I love being barefoot. I work out barefoot, and in the spring and fall I wear Vibram FiveFingers when I need shoes and flip-flops in the summertime. While being barefoot is free, minimal shoes tend to be really, really expensive, as well as really polarizing in appearance. Fitkicks Shoes handily solves one of these issues!
Fitkicks start at only $19.99, making them significantly more affordable than Vibrams, Vivobarefoot, Lems, Xero, and the other major players in the minimal shoe/sandal space. Unless you’re obsessively stalking sports sites for a flash sale, or willing to make your own huaraches, you can’t find a quality shoe with a minimal sole that lets you feel as close to barefoot as possible for less than $50.
Fitkicks Shoes upend all of that, with comfortable uppers and thin soles that make them perfect for times you don’t really want to wear shoes but need sole protection (or your local stores are real sticklers for “No shirt, no shoes, no service”). They are ridiculously lightweight, and even though the uppers are very thin, I found they kept my feet reasonably warm. I tried both the men’s and women’s styles and found the men’s were perfect with a pair of thick socks even in below freezing weather. I wouldn’t tromp through a foot of snow wearing them, but for cold days and mildly icy sidewalks, they offered warmth, protection, and grip.
Here’s how the company describes them:
On the market for about two years, the Fitkicks line includes women’s, men’s, and kid’s sizes as well as a growing list of accessories. The line fits into an emerging fashion category called Athleisure, and as the name implies they work well for a range of light athletic and leisure activities. The Fitkicks are meant to be an almost barefoot experience. The pvc sole will mold to the foot with wear; rugged enough to cushion from rocks and debris but light enough to feel close to barefoot.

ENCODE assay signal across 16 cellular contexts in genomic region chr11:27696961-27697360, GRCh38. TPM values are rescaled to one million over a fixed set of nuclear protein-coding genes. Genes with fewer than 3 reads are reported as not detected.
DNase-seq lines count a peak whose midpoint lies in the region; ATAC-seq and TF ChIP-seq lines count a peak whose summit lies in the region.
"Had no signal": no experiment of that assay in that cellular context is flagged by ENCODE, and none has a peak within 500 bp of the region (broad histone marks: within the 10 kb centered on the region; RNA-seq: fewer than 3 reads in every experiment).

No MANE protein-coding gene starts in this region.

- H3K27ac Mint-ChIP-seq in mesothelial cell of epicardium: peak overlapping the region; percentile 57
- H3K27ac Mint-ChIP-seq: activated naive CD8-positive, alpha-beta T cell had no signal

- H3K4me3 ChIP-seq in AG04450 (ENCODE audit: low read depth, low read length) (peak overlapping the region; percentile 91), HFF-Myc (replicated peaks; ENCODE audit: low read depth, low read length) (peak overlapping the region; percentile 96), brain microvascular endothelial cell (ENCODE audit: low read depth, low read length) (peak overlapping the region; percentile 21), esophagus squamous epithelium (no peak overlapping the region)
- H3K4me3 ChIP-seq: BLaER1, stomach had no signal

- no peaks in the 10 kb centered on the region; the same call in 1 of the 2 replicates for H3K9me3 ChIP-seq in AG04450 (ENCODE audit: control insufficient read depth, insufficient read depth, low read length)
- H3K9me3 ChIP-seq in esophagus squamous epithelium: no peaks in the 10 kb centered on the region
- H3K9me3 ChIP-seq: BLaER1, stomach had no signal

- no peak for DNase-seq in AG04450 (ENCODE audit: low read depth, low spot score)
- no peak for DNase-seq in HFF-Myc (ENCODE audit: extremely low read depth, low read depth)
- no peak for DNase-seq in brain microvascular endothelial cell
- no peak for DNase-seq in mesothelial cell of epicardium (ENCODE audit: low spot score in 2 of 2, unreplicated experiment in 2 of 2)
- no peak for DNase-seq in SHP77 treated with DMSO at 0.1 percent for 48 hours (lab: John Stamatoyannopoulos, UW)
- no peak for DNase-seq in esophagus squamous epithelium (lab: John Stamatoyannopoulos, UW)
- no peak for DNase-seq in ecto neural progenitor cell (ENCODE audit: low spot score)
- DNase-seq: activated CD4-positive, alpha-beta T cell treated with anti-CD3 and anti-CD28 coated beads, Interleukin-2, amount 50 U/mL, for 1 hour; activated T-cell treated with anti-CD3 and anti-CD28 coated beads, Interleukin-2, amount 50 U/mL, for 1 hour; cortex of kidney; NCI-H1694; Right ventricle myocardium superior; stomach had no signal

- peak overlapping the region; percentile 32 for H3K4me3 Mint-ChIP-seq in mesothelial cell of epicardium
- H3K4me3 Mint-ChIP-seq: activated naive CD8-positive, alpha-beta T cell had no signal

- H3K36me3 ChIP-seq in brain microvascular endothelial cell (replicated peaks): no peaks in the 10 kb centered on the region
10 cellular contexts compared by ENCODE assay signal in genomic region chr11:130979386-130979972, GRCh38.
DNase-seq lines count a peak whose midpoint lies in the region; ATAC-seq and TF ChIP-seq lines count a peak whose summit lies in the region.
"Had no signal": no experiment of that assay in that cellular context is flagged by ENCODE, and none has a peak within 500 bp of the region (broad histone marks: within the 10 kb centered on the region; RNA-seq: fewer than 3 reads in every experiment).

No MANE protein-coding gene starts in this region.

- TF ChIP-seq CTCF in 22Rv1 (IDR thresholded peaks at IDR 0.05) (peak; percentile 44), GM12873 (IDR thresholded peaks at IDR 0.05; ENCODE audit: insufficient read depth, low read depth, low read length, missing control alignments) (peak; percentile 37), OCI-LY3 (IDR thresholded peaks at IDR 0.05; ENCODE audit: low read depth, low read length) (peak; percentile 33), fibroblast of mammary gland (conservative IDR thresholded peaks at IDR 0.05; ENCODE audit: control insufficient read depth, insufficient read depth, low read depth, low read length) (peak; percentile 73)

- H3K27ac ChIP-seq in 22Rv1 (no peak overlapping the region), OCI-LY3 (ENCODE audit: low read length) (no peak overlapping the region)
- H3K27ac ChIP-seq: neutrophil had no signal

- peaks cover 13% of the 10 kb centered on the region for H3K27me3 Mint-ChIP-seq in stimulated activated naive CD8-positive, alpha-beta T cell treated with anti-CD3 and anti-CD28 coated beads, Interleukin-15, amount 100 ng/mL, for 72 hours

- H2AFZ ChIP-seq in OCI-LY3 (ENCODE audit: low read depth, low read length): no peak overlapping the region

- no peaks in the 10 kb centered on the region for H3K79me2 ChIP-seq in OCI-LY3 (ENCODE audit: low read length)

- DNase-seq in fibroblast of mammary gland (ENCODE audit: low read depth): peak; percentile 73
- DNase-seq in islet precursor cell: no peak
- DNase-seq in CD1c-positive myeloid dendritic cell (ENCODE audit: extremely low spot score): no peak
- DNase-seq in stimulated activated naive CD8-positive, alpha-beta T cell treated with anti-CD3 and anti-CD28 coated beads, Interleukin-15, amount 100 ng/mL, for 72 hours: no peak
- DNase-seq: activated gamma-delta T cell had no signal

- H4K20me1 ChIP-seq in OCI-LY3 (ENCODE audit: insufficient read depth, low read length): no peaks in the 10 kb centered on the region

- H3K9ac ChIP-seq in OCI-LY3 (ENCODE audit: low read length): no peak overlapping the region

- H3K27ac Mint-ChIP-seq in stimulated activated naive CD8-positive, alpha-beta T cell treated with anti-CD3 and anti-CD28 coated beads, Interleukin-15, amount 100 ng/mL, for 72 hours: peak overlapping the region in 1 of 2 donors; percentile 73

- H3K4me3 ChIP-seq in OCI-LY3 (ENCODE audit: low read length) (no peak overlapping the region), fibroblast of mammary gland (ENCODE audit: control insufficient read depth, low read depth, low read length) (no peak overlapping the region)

Fitkicks are great for so many everyday uses such as errands and dog walking, every day casual, lounging and family time. We hear from many happy Fitkicks owners about activities such as:
• Travel and days off; the shoes are so light and so small they are easy to take anywhere
• Pool, beach, and other water activities; the elastic high on the foot helps keep out sand and silt
• Backpacking and camping; for in-camp wear they are light and flat enough to easily pack as a change from boots
• Yoga and other exercise; light grip and fashion colors are fun and comfortable
They work great in an athletic context because they allow your foot to expand and move naturally, and their fit is snug enough to keep the shoe from moving but not so snug that it hurts or impedes body movement. Their soles are one continuous piece of rubber, so I would imagine durability isn’t an issue there. I’ve worn them while walking my dog and working in/out of the house hauling junk, and they were great; I felt sure-footed, even in my gravel driveway, but I could still feel the texture of the driveway and sidewalk, and as I said, I had no issues with icy spots. I chalk that up to the minimalism of the sole — it’s a lot easier to walk comfortably across ice if you have better ground-feel. When you have a better connection to the ground you can properly adjust your cadence and balance, making you much more stable.